for j = 1 , . . . , n and every w £ C", where each aj is an integer > 2. We assert that f is a holomorphic function if it satisfies these given integral conditions. Finally we want to consider the one dimensional case, generalized from Zalcman's aforementioned two moment theorem [11], to now include moments on disks. The corollary follows by simply letting the dimension n=\. Corollary 1.5 Let f G L11oc(R2) and let r > 0 be fixed. Suppose there exist integers I, m such that for almost all z £ C /
f(z + w)wed/i(w) = 0
J\w\ m, f agrees almost everywhere with a solution of ( J j ) ' f ' / = 0; (c) if £ > 0 > m, m ^ —£, f agrees almost everywhere with a solution of
51
the pair of equations (•§=)* f = 0, (  j )  m  / = 0. (essentially) a polynomial.
Thus in this case, f is
Note that the results here are no different when integrating over the disk as compared to when integrating over its boundary, the sphere. This result is implicit in the work of Zalcman [10], [11], though he never brought it out explicitly. Observe that what makes these theorems work is what we know about the zeros of the Bessel functions arising in the Fourier transforms. In particular, Bessel functions of different indices have no common zeros. As we cannot make the conclusions, in general, for the zero sets of Fn^(z) and Fmtll(x) where m ^ n, we therefore cannot extend this kind of two moment theorem to the same level of generality as the previous theorem. We would like to remark that there might be other measures which yield functions without common zeros. (Spheres and disks leading to Bessel functions of different indices are ones that have already been shown to work.) Any such measures would also produce two moment theorems without an exceptional set. However such have not, as yet, been developed or classified. Further we point out that this main theorem can yield results about harmonic functions and mean value relations, of the same nature as those proven by Delsarte [6] in his early work in this area of research. In Delsarte's work for harmonic functions and mean values in R™, he has shown that the exceptional set vanishes when n = 3 so that any two radii work. He has further conjectured the same happens for all n > 2.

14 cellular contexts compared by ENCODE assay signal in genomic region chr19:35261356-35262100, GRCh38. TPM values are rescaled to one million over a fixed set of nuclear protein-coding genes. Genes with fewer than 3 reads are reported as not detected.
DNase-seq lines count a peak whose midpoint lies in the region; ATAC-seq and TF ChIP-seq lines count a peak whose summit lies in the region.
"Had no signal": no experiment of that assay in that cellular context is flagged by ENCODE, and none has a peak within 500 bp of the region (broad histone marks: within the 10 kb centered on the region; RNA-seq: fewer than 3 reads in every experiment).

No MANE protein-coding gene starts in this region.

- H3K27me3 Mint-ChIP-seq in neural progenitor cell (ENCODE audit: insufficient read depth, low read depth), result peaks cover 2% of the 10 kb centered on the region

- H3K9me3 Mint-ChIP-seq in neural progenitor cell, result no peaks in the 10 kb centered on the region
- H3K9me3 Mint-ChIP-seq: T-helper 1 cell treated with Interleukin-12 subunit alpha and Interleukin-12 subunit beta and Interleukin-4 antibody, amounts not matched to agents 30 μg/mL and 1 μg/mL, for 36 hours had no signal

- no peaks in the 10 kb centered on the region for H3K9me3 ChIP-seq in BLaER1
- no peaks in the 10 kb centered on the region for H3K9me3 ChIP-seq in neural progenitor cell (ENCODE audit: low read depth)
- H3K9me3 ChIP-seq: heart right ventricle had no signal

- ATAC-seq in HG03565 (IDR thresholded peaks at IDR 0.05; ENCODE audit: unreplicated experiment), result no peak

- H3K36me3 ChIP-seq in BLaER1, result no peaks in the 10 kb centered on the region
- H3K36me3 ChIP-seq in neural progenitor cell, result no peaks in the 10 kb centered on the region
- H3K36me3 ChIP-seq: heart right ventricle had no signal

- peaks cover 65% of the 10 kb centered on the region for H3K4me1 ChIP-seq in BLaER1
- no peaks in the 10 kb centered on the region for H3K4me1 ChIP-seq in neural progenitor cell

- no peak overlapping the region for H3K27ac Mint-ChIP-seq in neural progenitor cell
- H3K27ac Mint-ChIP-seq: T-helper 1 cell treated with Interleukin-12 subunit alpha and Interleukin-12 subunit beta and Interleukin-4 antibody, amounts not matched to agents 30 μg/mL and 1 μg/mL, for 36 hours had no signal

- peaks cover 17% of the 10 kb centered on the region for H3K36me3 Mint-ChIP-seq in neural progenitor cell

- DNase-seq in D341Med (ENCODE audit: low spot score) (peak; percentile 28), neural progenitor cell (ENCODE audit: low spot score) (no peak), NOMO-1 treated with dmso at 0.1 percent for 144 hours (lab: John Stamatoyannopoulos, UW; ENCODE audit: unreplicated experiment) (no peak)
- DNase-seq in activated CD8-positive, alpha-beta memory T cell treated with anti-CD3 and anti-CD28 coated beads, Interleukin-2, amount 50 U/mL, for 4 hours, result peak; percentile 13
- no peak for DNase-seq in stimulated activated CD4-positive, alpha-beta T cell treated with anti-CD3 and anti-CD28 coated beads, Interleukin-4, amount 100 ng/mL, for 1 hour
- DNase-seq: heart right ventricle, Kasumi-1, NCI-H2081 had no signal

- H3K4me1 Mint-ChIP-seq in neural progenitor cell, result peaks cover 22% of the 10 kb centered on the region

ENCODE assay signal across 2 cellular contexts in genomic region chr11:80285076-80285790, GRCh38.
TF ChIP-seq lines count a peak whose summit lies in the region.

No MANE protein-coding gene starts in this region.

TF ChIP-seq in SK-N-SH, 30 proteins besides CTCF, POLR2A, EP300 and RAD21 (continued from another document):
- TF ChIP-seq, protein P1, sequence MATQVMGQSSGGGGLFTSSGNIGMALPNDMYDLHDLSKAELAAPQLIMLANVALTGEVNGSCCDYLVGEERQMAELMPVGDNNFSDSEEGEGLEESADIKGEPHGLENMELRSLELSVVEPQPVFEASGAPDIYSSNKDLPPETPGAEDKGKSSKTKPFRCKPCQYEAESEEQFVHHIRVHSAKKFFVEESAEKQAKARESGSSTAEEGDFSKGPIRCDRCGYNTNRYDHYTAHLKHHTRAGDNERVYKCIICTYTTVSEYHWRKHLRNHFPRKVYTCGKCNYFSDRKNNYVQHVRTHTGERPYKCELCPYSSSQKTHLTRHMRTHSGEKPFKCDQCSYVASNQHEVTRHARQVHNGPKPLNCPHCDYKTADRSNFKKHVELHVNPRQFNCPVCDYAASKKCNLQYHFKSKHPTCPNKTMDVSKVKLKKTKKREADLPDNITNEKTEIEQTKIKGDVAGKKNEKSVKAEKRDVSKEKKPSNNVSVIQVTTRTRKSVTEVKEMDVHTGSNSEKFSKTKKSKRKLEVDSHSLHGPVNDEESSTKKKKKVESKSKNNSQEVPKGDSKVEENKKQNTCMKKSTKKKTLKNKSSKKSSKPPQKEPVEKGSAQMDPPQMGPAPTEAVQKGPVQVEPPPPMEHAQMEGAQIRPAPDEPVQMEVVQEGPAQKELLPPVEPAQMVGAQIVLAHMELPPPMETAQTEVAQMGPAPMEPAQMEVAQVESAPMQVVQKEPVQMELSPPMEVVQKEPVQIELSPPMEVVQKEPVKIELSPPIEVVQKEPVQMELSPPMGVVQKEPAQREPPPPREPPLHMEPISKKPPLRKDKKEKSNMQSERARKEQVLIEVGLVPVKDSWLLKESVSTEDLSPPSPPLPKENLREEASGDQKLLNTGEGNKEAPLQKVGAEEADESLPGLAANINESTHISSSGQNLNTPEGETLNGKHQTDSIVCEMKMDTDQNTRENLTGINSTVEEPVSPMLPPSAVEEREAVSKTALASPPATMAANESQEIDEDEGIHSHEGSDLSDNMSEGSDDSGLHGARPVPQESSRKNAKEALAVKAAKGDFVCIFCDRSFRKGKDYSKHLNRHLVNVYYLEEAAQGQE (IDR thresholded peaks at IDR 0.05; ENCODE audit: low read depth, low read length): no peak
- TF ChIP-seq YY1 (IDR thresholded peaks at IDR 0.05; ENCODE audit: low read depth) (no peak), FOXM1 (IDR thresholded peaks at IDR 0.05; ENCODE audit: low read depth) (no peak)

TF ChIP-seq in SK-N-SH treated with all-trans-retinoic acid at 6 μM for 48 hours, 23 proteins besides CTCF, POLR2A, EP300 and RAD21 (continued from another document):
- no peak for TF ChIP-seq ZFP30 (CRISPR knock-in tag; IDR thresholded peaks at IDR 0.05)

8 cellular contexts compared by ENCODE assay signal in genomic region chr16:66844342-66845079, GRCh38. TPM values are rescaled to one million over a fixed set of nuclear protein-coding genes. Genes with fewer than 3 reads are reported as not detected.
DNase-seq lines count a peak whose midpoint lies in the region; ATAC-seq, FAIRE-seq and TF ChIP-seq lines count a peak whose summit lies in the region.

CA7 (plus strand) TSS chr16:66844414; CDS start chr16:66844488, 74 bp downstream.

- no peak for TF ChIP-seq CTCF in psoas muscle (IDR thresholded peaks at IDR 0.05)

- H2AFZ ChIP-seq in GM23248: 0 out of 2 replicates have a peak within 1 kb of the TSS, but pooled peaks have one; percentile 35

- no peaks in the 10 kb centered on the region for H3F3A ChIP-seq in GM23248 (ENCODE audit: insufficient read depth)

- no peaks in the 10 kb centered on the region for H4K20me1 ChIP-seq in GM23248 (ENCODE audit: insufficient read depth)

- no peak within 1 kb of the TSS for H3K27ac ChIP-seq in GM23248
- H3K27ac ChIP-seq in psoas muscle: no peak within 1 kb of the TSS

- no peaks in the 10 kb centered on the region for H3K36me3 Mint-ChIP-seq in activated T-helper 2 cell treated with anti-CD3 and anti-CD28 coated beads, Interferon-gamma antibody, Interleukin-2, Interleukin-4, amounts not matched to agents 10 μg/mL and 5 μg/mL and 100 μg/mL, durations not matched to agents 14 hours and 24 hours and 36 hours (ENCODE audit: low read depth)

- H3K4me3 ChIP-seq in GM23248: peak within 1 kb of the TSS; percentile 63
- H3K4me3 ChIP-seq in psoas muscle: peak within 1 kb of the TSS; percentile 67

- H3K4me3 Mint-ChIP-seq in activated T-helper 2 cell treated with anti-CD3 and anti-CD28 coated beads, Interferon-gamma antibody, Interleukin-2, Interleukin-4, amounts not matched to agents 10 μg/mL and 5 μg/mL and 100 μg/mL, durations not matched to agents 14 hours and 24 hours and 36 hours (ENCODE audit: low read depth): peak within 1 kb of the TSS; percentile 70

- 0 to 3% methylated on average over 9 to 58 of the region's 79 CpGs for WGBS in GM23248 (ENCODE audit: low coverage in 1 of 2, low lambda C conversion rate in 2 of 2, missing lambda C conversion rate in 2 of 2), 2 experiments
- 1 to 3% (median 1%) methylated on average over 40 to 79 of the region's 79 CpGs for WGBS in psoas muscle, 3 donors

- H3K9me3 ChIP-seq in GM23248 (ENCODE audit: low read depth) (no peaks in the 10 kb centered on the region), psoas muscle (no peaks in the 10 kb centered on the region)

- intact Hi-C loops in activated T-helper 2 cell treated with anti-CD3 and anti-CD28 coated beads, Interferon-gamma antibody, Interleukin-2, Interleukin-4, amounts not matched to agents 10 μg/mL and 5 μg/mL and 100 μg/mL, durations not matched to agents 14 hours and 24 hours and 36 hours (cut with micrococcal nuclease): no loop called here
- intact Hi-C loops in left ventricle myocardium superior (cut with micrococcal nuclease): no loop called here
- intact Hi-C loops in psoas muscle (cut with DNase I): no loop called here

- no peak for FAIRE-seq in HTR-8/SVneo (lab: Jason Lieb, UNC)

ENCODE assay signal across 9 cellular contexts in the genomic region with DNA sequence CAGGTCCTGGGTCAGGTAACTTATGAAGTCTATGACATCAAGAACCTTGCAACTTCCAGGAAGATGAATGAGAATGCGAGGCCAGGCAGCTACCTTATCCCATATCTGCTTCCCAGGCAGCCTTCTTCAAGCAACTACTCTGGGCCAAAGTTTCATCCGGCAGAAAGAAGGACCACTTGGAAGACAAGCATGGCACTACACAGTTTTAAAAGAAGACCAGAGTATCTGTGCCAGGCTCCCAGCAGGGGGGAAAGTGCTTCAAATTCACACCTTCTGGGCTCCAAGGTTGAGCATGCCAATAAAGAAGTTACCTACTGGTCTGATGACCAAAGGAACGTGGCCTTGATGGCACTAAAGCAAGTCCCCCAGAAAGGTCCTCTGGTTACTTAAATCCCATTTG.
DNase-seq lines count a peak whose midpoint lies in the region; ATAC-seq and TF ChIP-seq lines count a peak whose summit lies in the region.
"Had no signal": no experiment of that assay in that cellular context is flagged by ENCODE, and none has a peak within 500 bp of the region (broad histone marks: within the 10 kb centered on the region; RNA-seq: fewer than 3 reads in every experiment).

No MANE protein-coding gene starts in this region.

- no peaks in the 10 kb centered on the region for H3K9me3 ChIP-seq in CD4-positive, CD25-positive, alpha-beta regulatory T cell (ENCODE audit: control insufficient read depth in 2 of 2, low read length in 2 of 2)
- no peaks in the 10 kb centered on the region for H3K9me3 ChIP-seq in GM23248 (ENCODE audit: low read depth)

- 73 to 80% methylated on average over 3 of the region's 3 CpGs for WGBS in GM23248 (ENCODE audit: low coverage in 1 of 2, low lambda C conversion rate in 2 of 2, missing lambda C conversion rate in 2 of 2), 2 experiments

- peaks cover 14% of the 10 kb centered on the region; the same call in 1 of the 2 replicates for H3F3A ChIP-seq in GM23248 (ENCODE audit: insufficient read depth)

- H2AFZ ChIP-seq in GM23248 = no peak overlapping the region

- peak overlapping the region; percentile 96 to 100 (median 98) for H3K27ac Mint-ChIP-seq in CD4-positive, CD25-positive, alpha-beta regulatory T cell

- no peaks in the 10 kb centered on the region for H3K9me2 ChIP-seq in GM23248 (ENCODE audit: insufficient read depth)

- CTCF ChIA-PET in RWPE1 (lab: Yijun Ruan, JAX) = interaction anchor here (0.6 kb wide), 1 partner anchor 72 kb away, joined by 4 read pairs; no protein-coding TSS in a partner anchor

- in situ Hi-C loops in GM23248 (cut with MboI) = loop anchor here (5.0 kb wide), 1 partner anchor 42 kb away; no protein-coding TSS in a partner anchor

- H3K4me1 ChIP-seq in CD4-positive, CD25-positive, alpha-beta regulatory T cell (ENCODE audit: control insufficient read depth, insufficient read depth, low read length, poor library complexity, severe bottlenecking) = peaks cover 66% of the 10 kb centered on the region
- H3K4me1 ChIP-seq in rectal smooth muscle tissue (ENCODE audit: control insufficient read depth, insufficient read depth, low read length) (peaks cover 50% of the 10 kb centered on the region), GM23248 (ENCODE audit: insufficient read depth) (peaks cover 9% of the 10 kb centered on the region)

2
Certain Moment Conditions on Disks for LP functions on W1
We now turn our attention to the Heisenberg group H™. For n > 1, the Heisenberg group is the set H " = C x R with the group law (z,t)(w,s) = (z+w,t+s+2Im(zw)) = ( z x + w i , . . .
,zn+wn,t+s+2lm(zw)),
where n
.7=1
Whereas up to now we have integrated over Heisenberg translations of the set {(z,0) G H n : z = r}, a complex sphere embedded in Heisenberg, we now shift to a complex disk in place of the sphere {(z, 0) € H n : z < r}. Along with this shift comes a change from the differential forms Wj(z) for
52
j = 1 , . . . , n to the area measure on the disk, cfyir(z), or on the sphere, dar(z). As a consequence of these two adjustments we now plan to demonstrate a given set of integral conditions are met if and only if our function / is uniformly 0, i.e., f — 0. We list the following four sets of integral conditions and consider what conclusions could be made from each one: For all g e H " zmLsf{z,0)da{z)=0.
I
(2)
J\z\=r
Here L g / ( z , 0) = / ( g _ 1 • (z>0)) is the lefttranslation of the function / by the element g. The condition (2) is very similar to the sphere condition with which we have worked to this point. However the measure has been changed from the set of differential forms Wfc(z) = dz\ A • • • A dzn A dz\ A • • • A dSk A • • • A dzn,
k=
l,...,n
to the area measure da(z), which is radial. Interestingly enough, the conclusions we reach from these integral conditions are somewhat different from those we have seen to this point in the paper. Next consider an area measure on the solid ball rather than the sphere which is its boundary. When the moment is zero, this one is more closely associated with the Pompeiu problem as compared to the Morera problem. For all g € H " zmLgf{z,0)dfi(z)
/
=0
(3)
J\z\ — 1 and i / £ Z + l let L\, be the generalized Laguerre polynomials defined by w
"
v\ dxv
v
;
Let A G R* = R \ {0}. For fi, u G Z + consider the function W*v denned on Cby W^l/(z) = e2"xlz\2z»"Li»^{4Tr\\z\2) 2
v l
if
2
WttV(z) = e "Wz ' L%ri(4K\\z\ )
z
if n 0, A > 0,

defined by
n
where C*
is a positive constant chosen so that W^^i 2 (C") = 1> ie> x
"•"
TT f 7T (ma3c{/ij,i/j})l)~g / i I (47rA)lw"il+i (min{Mil!/,})! J '
The readers may consult the book [5] for background of Laguerre calculus and its applications on the Heisenberg group. Here we mention just one of the fundamental properties of Laguerre polynomials. For pi, v, n', v' G ( Z + ) n and A G R*, we have
55
where C^y K,y
= C^,/{C^C*.y)
*X K'yW
= I
(see [7]). Here KA*
 w)W£ > ,(w)e 4 ' r i A l m M,„(A)  c<W / r e 2 ' r A '' 2 (P, i m , n (47rAr 2 ))p 2 " 1 c Jp. Jo This integral may be evaluated using integration by parts and gives the following result: m+ra
r
9fi(X)
= J
e^'V"1
ckLM+k(4nXp2)dp
£
/o
fc=0
m+n n\p fc=0
M+k(AirXp
jm+n
=E
(2TTA)™
£
at,k{2K\r2Y
t=o
m+n
1
£
~ (27rA)n 1
)dp
n+\v\+kl 2it\r2
fc=0
_
2
2n—1 L j
Jo
ckbk + e 27rAr2 P n+ , +fc _ 1 (2 7 rAr 2 )
k=0
(_b + e 2ir\r2 ;
(2TTA)" V
2n+i/ +  m   l (27rAr
2
)) .
So we may now observe that for V A + m >) n n i/e(z+) fie(z+)
61 we have £
W
A
> ) = Z2^ITy
1 £ ( £
/,(%,(A))
2p2n+2e1 \m\+n
dp
r
= a, £
Cfe
fe=0
/ r^^'ii^tW)^
^°
1 =
ckLM+k(4ir\p2)\
I £
r
(2TTA)"+^
2
[^ + e _ 2 7 r A r p2n+Ml+m+Mi(27rAr2)^
All in all for w(p2) = amp2m + amip2{m~1"> H
h a 0 , we get
f=o 27rAr' :
=E
(2TTA)»+'
+
(2 7 r A)™+^ 2 "+l' i l + l m l + 2 f  l ( 2 7 r A r
}
i=0 fc
^ re
(27rA)
l
,
+e (2TTA)